Meknes and Volubilis

Meknes/ Volubilis

On September 4th, 2011, my 2nd day in Morocco, I went to Meknes and Volubilis on a semester at sea trip to both Volubilis and Fes. Meknes was not originally on the itinerary but it was a nice addition. And it did make me happy because the original trip I signed up for included Meknes, Fes and two nights in a Moroccan homestay, but it got cancelled because not enough people signed up! We stayed at a hotel on this trip and not a Moroccan home :(.

Meknes is one of the 4 “Imperial Cities” or Morocco, which means that it is 1 of 4 cities that have been the capital of Morocco, the others being Fes, Marrakech and the current capital of Rabat. Meknes was only the capital during the rule of one Monarch, King Moulay Ismail. Our first stop was the royal stables and the granaries, this building was constructed by Moulay Ismail. The grain house was constructed with thick walls for insulation and had wide open spaces, it felt like walking through a winery in Europe. The royal stables was a wide open space with arches and columns, the old wooden roof was long gone and because it was recently declared a UNESCO site, restoration work was slowly under way as there were many plants and shrubs all over the site. Right outside the stables and grain house was the Agdal reservoir, built by Moulay Ismail. It was quite a large and nice reservoir. We then headed to see what many consider the most beautiful gate in Morocco, the Bab Mansour gate. The story goes that when it was completed Moulay Ismail asked the architect if he could create an even better gate, the architect felt he needed to say yes, however this infuriated Moulay Ismail and thus the architect was executed. This is because Moulay Ismail asked the architect, El-Mansur, to build the most beautiful gate in Morocco, and he did so the fact that he answered yes to being able to build an even better one meant that he lied to the King. After this we had a surprise lunch included in our tour, the original plan was to eat box lunches provided by the ship, but instead we were treated to a Moroccan feast inside a Moroccan palace, more like Moroccan mansion. It was delicious, details on it will come in a Moroccan food post.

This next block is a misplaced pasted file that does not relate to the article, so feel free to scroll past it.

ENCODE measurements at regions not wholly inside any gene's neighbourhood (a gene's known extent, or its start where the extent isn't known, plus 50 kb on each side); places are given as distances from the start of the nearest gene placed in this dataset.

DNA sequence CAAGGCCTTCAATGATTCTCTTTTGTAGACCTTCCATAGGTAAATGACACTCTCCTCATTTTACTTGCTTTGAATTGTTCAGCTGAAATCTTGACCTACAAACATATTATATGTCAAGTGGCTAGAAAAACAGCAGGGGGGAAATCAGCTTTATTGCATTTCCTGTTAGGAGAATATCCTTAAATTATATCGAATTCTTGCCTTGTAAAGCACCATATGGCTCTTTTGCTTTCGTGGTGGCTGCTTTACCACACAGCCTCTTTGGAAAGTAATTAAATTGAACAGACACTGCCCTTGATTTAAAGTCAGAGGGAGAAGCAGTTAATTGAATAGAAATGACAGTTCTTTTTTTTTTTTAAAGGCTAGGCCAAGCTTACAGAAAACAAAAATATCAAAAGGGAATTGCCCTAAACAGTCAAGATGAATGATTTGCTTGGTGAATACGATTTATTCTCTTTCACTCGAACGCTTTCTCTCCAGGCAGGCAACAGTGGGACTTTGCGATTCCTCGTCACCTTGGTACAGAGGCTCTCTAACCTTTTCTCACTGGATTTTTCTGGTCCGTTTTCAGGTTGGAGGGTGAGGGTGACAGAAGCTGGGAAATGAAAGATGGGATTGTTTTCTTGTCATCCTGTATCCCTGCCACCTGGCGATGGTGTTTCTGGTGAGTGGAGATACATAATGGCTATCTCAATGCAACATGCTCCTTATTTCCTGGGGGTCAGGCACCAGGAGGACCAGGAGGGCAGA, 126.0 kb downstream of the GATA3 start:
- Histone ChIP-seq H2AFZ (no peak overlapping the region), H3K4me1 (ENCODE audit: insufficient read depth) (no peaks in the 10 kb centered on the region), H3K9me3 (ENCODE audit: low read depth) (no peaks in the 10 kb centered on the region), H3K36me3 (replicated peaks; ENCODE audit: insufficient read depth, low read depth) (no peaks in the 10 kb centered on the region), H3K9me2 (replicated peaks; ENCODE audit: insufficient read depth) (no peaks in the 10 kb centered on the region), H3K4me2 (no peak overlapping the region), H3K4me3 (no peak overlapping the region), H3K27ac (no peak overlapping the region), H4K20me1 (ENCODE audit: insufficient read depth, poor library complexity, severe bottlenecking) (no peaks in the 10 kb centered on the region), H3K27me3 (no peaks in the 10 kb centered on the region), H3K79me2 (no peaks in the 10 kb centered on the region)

That afternoon we arrived in Volubilis, one of the best preserved Roman ruins in North Africa. Having never been to Rome, I cannot really compare Volubilis to the ruins in Rome, but from what I heard it was very similar and some say parts of Volubilis are preserved better than some of the ruins in Rome. We took around 1.5 hours to tour and walk around the entire site. We saw the Agora, the Basilica, the Capitol, the Triumphal Arch, the Temple of Jupiter, a mansion, Hercules’ residence, the Thermae (thermal baths), lots of well preserved mosaics, a vomitorium and even a Roman brothel. I found it all very exciting as I have never been to Rome but always wanted to go to see the ruins. Actually I found the countryside of Morocco and the drive to and from Volubilis to be very reminiscent of Tuscany. And I found out that the landscape and climate were indeed similar to Tuscany because Meknes and the surrounding area of Volubilis was the wine country of Morocco, and I tasted some Moroccan wine during my lunch in Meknes,it was quite tasty.

Volubilis and Meknes are worth the stops as you venture out to Fes and they are on the way so you aren’t making any detours. Meknes was the first sight of the Moroccan I had in mind as it was the first city I visited outside of dirty Casablanca.

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